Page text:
Online, the TripleE is a gorgeous site, and it was LOCAL! Well I'm all about checking out local spaces and sharing them with you.  Even better, I needed stall ideas, and after a quick email to the owners I was generously invited out to see the space in person.  Yesterday morning, bundled up like I was headed on a trip to the Antarctic in July, I drove across the country to visit the Triple E Equine Ranch and Horse Hotel and Deluxe Bunkhouse.
Yes, that's a HIghland on the left.
It was a chilling 10'F as I pulled up to the meticulously kept farmstead.  Only a couple of large dents in the grain bins betray the history that lead to the creation of this beautiful space.  On Mother's Day, May 11th, 2014 an EF-3 tornado torn through Beaver Crossing, Nebraska and surrounding farmsteads.  What would normally be the end of the story for many families, or at least a return to the status quo, was actually the nucleus for the for the Eberspacher household.  Climbing out of their tornado shelter, they were with damage and destruction and the daunting task of rebuilding.

The family, who had been active in horse shows and riding had a training and riding arena, along with all the support building and stalls that are found on an active farmstead.  Digging in and deciding to rebuild, the family designed not only an area for themselves, but one that could be utilized and enjoyed by others.  During the design process, their oldest daughter, Emily, was enrolled in the Engler Agribusiness Entrepreneurship Program and was charged with an assignment that would fill an under utilized niche in the agricultural community.  What she came up with not only impressed her professor, but set the family in a new direction with their rebuilding.  The three young ladies, Emily, Hanah, and Sarah put their heads together and brought the paper plan to life, became equal co-owners of their own LLC.  Living only a mile and a half south of the interstate, the ladies, supported by their parents, decided on building a Bunkhouse stop for for those traveling with their equine best friends.  Their motto is "A place to rest your boots and hooves" is well reflected in every aspect of the project.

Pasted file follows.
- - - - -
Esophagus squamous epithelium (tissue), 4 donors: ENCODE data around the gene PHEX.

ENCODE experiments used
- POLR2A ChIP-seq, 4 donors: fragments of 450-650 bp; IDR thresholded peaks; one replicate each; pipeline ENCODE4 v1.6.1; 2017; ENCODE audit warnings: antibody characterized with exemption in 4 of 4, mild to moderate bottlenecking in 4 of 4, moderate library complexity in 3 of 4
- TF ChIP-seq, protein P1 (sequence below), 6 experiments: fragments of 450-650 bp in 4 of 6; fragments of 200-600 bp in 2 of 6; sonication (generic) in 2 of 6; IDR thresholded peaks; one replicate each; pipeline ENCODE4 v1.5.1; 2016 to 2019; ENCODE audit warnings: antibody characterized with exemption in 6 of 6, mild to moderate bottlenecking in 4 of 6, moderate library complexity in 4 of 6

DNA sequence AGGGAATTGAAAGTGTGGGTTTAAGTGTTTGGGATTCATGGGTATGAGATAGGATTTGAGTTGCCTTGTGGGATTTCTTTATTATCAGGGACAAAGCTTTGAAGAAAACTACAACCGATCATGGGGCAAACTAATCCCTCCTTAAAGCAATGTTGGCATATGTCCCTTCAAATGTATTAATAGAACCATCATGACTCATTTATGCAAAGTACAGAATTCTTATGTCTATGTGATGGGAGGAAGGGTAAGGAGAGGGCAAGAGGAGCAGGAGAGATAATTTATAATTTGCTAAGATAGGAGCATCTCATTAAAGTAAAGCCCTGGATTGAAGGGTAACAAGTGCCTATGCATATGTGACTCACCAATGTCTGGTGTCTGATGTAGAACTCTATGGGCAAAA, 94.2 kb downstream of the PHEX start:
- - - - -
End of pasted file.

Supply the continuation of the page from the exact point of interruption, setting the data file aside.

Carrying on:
I'm sure the project required several family meetings around the dinner table.  After all, years of traveling with their own animals had given them great insight to what worked and what didn't work when it came to lodging and traveling with Equine companions. After all, you can't just pull up to an Embassy Suite and walk in with Buttercup for the night.  So as long as they were rebuilding anyway, they decided to do it right.  As long as the contractors are there, what's tacking on a small set of living quarters at the same time?  Actually, anyone that has gone through a construction project knows it's exactly the right time.

The frigid 10' morning was quickly tempered by the warm outstretched handshake and sunny smile of my hostess for the morning, mom, Angie.  She is gracious, welcoming, and oh so generous to spend time on a Saturday morning to show me around the farmyard and all of her new buildings.  I was there to see how she arranged and built her stalls, flooring, and managed her barn.  I figured someone that has been doing this their whole adult life and has made this into a business would certainly know what they are doing.  Boy was I right!